Small town general store shows big heart

Serving community, oil patch workers | Cromer Valley Store in southwestern Manitoba has the goods — or will order them

CROMER, Man. — When a town has a First Street West and doesn’t have a Second Street West, it’s safe to say it is really small.

Cromer, population 30, has a First Street East, a First Street West, a United Church, a natural ice hockey rink, a shuttered Manitoba Pool Elevators and not much else.

Even with its small size, Cromer has retained something that dozens of prairie towns, hamlets and villages lost decades ago: a thriving general store.

The Cromer Valley Store, a modern building with tan metal siding and a red roof, stands out in a community where most structures were probably built two or three generations ago.

During one recent afternoon, three flatbed trucks and several pick-up trucks were parked outside the store.

In a matter of 20 minutes, about 25 customers entered the store, which features an eight-metre ceiling, wide aisles and an odd assortment of merchandise.

Trailer hitches, 36-inch wrenches, flame retardant overalls and steel toe boots were on display, along with Ritz crackers, gum and toothpaste.

Mark Toews, who has owned and operated the hardware and grocery store for more than three decades, said he has always stocked a diverse array of products.

However, he has substantially altered the merchandise mix over the last five years in response to the oil boom in southwestern Manitoba.

“We’ve been very fortunate,” he said.

“The oil patch has moved in here. That’s been our life saver…. It’s luck of the draw. We didn’t move to the oil patch, the oil patch moved to us.”

Toews and his son-in-law, Kent Duncalfe, who co-owns the store, took advantage of their good fortune last year by building a 6,000 sq. foot building next to the old 2,160 sq. foot store.

Duncalfe said the investment was worth the risk.

“It has drawn more customers. There’s more room for people to shop,” he said during a tour of the old store, which is now used for storage.

“Before … in this small area, when you had four people (inside) it was getting crowded.”

Toews, who was born in Alberta, moved to Cromer with his family when he was a year old. His father farmed in the area and bought the Cromer grocery and hardware store in 1977. Toews partnered with his dad in 1980 and they built a new store, which is now the old store, in 1981.

Toews, who has lived in the small community for the last 54 years, joked about the size of Cromer.

“When our family used to leave for the weekend it cut the population in half.”

Cromer may be tiny but it is located in the heart of Manitoba’s oil industry.

Two petroleum firms, Enbridge and Tundra Oil & Gas, have tank farms just north of Cromer and hundreds of oil patch workers pass through town each day. Still, watching Toews and Duncalfe engage with customers, it’s evident their success isn’t solely based on location, location, location.

When Murray Downing, a farmer from Reston, Man., walked through the door, Toews and Duncalfe bantered with him as if he was an old friend of the family.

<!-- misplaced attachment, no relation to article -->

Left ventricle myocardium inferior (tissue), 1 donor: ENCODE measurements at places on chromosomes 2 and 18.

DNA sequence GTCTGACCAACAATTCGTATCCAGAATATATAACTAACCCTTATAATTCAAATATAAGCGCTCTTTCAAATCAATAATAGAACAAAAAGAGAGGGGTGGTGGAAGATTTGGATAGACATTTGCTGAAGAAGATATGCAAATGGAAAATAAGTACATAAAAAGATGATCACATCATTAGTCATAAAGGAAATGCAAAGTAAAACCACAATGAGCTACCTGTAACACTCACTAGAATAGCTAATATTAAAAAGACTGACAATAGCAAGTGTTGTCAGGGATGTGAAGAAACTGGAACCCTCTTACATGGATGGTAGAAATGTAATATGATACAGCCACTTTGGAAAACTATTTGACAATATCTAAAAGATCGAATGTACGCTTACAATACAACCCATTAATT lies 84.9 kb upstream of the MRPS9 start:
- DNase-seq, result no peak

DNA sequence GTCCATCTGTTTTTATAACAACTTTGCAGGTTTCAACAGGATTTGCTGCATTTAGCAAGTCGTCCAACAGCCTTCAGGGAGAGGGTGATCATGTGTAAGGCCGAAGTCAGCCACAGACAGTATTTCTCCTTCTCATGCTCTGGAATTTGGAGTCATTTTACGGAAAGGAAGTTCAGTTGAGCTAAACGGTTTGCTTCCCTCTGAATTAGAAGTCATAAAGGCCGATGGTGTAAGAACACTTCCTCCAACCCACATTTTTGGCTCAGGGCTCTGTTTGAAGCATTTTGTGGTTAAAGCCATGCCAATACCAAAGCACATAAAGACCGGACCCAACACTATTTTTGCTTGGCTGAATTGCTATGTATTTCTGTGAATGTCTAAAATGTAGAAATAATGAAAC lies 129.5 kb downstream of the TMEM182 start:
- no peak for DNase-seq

When the farmer inquired about a set of socket wrenches he had or-dered a few weeks earlier, Duncalfe asked Downing if the set was a surprise Christmas gift for his wife.

“I like to think we’re still community oriented. Our community is the heart of our business and they’ve been faithful to us,” said Duncalfe, who grew up near Birnie, Man., and moved to Cromer five years ago after marrying Toews’ daughter.

“The oil patch definitely helps us but the community does as well.”

Young men working in Manitoba’s oil industry could easily buy clothing, boots, tools and other gear at the larger communities in the region, such as Brandon, Virden and Melita.

Yet they come to Cromer Valley Store because Toews and Duncalfe provide what they want at a fair price, including fast food.

In the back corner of the spacious store, two employees prepare pizza, cheese buns, sandwiches, pastries and sausage rolls five days a week in the in-store bakery.

“We do our own sausage roll. You should try one, you’ll never be the same,” Toews said with a laugh.

While the food lures in dozens of oil workers every day, the store doesn’t sell another staple of the convenience store trade: cigarettes.

Toews said it’s because he is a Mennonite, and smoking isn’t part of his faith.

Besides food, the store also offers an embroidery service to companies in the region. An employee used an embroidery machine in the old store to sew the name of an auction mart into a hat.

Duncalfe said they provide embroidered jackets, work shirts and other items to oil field firms, to give to their employees or use them as promotional tools.

Duncalfe will slowly take over the store over the next year or so as Toews prepares to do other things with is life.

“I’m going to step back,” Toews said while sitting behind a desk in the store office.

“My wife and I will likely do some mission outreach in our church.”

Nonetheless, it’s unlikely that Toews will completely walk away from a store that has occupied 35 years of his life.

“Talking to Kent the other day, I can probably come back here and work whenever I want.”

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